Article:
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Split in the Congress

Sentinel Digital DeskBy : Sentinel Digital Desk

  |  1 July 2015 12:00 AM GMT

The resigtion of Hiranya Bora and another senior member Diganta Kalita from the Congress on Monday should have been taken very seriously by the party if it is at all aware of what is good for it and what is not. Hiranya Bora has been an active member of the Congress since the early 1960s—in other words, for the best part of his adult life. He has been a member of the Assam Legislative Assembly four times. What precipitated matters that led to his resigtion from the party was his recent questions about the crimil backgrounds of some of the present leaders of the Pradesh Congress Committee (PCC) and other related issues. On June 20, Bora demanded State Congress president Anjan Dutta’s resigtion for his alleged involvement in the multi-crore Saradha chit fund scam. Bora, who had not been inducted in the new executive committee of the PCC, also questioned Anjan Dutta’s educatiol qualifications. It will be recalled that the PCC has served show cause notices on five members of the Congress, including Hiranya Bora and Diganta Kalita. The other three Congressmen served with show cause notices for their public criticism of Anjan Dutta and their questions about his educatiol qualification were former Lok Sabha member Bolin Kuli, and senior members of the party Ra Khan and Adil Shah. All five of them were required to send in their responses by Tuesday. Hiranya Bora had also been accused of trying to blackmail the party.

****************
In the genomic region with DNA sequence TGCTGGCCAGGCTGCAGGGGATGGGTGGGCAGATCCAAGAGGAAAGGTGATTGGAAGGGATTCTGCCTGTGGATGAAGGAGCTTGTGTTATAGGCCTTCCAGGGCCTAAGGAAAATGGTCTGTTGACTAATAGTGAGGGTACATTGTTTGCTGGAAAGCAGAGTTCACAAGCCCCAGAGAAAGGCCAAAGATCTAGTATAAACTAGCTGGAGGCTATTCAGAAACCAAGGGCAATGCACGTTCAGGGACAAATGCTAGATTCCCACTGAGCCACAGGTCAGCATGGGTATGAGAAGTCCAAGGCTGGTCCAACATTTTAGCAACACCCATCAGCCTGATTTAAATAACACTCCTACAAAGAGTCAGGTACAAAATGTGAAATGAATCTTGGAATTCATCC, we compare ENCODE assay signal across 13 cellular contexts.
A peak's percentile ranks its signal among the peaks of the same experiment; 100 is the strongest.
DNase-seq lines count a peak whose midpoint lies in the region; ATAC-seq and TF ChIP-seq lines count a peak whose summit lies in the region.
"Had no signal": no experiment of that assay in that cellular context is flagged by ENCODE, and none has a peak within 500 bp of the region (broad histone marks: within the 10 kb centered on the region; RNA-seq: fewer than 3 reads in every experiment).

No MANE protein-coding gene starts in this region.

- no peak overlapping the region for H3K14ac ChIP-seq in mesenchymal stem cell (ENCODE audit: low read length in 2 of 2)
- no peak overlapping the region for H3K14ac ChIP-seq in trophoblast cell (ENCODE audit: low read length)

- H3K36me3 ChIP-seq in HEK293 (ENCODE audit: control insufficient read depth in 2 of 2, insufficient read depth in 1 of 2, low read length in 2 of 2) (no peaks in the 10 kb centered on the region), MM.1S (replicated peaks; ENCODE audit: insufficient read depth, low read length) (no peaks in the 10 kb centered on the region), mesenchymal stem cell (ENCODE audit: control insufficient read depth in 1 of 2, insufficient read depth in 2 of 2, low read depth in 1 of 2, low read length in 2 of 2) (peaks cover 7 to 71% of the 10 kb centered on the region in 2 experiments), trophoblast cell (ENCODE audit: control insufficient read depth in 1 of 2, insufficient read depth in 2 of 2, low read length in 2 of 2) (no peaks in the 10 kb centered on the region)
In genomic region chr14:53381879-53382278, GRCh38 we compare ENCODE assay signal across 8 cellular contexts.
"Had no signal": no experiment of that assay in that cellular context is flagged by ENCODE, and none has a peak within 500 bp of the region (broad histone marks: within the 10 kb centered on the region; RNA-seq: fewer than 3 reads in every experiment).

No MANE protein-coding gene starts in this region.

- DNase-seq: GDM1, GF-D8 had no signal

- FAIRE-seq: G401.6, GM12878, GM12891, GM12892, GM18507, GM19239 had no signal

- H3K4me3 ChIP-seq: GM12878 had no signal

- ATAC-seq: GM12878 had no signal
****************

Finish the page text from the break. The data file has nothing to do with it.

With the resigtion of two senior members of the Congress and the resigtion of former Minister Himanta Biswa Sarma from the Tarun Gogoi Cabinet in July last year, the old issue of dissidence can no longer be claimed to be a trivial matter. The formation of a new political party by the dissidents is now a very distinct possibility. This is in addition to the political party being launched by Akhil Gogoi. The formation of a breakaway party by dissident Congressmen should take place by September or October this year. There is, however, some difference in the strategy for the split among the dissidents. One group is understood to have demanded a collective resigtion from the State Assembly by September this year. Another group is a little more circumspect in testing the waters. This group would like to wait for the possibility of a by-election before September. If this happens, only one of the dissident Congress MLAs will resign and join the proposed new party. He would then try to win a possible by-election from his own constituency. And after the MLA wins the election, the other dissident lawmakers would resign and join the new party. This is a strategy to play safe and not take any chances without some assurance of electoral success. This gives rise to a whole gamut of questions about what the new political party would be likely to do in the event of the Congress actually letting the single dissident win in order to create a false sense of strength for the new party and then coming out in its true colours in the hope of winning the rest of the Assembly seats. At the same time, the chances of a Congress victory in 2016 (even without any split) are somewhat remote given the miserable performance of the Tarun Gogoi government during its third innings, what with the countless broken promises, the total lack of development and the attempts to paper over its failings with a plethora of meaningless State awards that cannot fool the people. The edifice of a dystic political party is beginning to crack, and there is perhaps very little that anyone can do to stem the rot. What the dissidents may achieve is no more than a slight advancement of the inevitable.

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